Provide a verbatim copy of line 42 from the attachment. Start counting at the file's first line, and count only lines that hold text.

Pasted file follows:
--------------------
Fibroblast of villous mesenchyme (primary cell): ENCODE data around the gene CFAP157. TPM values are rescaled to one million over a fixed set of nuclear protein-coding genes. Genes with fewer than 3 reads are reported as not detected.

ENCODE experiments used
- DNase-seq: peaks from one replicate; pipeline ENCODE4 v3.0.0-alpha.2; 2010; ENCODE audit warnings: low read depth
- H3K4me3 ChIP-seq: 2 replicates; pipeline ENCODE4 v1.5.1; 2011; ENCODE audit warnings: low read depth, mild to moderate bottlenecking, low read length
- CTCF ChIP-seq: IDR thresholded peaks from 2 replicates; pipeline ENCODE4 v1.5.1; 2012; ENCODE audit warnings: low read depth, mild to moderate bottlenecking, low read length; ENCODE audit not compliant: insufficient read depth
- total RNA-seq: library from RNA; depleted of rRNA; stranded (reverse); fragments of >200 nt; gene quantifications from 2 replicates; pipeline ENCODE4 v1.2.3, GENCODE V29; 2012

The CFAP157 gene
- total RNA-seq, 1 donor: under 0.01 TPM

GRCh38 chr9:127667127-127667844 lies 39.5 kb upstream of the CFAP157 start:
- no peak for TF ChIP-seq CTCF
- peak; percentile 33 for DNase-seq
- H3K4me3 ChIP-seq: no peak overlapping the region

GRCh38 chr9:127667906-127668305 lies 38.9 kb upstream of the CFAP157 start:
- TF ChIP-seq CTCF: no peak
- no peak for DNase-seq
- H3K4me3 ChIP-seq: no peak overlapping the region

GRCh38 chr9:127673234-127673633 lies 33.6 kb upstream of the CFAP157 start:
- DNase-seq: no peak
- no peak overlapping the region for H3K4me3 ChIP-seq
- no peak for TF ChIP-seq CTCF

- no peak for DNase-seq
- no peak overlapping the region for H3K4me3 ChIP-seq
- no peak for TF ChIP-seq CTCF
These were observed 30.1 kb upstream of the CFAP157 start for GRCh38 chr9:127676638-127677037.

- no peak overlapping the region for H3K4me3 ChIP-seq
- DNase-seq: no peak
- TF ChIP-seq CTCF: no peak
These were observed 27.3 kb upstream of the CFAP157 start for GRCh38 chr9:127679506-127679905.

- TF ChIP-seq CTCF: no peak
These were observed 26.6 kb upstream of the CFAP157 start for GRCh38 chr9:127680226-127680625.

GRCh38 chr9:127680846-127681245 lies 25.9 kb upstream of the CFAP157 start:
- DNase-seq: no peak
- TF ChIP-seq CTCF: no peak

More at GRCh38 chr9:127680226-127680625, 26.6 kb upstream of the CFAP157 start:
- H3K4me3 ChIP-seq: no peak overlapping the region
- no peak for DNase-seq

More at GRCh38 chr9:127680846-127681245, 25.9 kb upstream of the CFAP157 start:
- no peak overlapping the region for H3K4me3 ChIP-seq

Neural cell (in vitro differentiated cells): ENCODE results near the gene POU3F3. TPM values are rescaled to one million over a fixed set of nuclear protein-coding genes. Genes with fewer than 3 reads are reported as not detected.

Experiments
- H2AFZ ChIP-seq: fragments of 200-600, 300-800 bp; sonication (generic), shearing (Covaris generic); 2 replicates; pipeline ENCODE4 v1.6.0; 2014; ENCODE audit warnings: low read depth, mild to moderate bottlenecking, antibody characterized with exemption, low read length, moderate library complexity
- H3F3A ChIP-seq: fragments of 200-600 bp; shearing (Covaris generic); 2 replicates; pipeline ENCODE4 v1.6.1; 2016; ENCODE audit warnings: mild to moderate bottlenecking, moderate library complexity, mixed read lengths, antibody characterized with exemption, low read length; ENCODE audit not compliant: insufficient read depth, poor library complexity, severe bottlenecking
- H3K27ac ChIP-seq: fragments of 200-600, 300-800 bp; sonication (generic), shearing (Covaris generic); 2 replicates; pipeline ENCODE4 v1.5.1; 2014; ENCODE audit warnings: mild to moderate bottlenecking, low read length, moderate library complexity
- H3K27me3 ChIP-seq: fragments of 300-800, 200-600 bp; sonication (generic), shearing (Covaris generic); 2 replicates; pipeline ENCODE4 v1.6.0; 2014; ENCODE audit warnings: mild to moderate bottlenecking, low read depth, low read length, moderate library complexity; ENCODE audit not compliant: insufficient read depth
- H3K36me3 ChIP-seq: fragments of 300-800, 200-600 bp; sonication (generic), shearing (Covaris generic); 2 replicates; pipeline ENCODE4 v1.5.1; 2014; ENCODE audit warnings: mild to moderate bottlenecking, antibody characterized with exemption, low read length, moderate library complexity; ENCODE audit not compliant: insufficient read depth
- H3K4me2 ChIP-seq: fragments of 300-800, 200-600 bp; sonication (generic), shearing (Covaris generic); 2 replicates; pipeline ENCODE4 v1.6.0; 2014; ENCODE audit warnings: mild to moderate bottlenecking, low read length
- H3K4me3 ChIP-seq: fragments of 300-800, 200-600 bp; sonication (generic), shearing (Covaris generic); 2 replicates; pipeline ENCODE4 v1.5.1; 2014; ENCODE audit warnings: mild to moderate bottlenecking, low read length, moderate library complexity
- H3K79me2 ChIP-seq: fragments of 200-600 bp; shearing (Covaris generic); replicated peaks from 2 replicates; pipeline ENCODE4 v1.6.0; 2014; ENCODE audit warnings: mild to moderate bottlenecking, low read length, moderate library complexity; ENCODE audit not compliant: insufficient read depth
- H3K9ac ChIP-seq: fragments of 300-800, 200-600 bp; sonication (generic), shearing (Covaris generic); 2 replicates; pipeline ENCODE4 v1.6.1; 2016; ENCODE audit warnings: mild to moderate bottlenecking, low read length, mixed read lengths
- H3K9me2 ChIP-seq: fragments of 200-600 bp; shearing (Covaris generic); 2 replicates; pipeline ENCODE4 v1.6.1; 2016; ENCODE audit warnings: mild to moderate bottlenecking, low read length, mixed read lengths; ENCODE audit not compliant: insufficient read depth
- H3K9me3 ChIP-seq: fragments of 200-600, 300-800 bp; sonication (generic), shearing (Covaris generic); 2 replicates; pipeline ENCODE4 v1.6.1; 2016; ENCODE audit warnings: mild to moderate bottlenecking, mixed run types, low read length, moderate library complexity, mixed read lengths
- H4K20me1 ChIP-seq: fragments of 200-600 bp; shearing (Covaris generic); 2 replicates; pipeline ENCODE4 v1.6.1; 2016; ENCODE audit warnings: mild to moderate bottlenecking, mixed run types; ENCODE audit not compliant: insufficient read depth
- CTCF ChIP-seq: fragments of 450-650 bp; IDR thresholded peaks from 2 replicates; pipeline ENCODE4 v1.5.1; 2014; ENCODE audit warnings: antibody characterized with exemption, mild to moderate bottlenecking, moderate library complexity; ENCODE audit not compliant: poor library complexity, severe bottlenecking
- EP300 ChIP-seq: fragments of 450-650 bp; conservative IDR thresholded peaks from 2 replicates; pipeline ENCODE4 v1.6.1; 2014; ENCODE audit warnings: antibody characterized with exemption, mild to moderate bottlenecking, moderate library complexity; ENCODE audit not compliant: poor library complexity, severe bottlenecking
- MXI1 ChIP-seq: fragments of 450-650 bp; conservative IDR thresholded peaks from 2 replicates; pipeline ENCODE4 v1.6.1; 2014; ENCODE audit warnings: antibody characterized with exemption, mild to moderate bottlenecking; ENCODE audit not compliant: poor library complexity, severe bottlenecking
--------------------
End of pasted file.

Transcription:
- H3F3A ChIP-seq: fragments of 200-600 bp; shearing (Covaris generic); 2 replicates; pipeline ENCODE4 v1.6.1; 2016; ENCODE audit warnings: mild to moderate bottlenecking, moderate library complexity, mixed read lengths, antibody characterized with exemption, low read length; ENCODE audit not compliant: insufficient read depth, poor library complexity, severe bottlenecking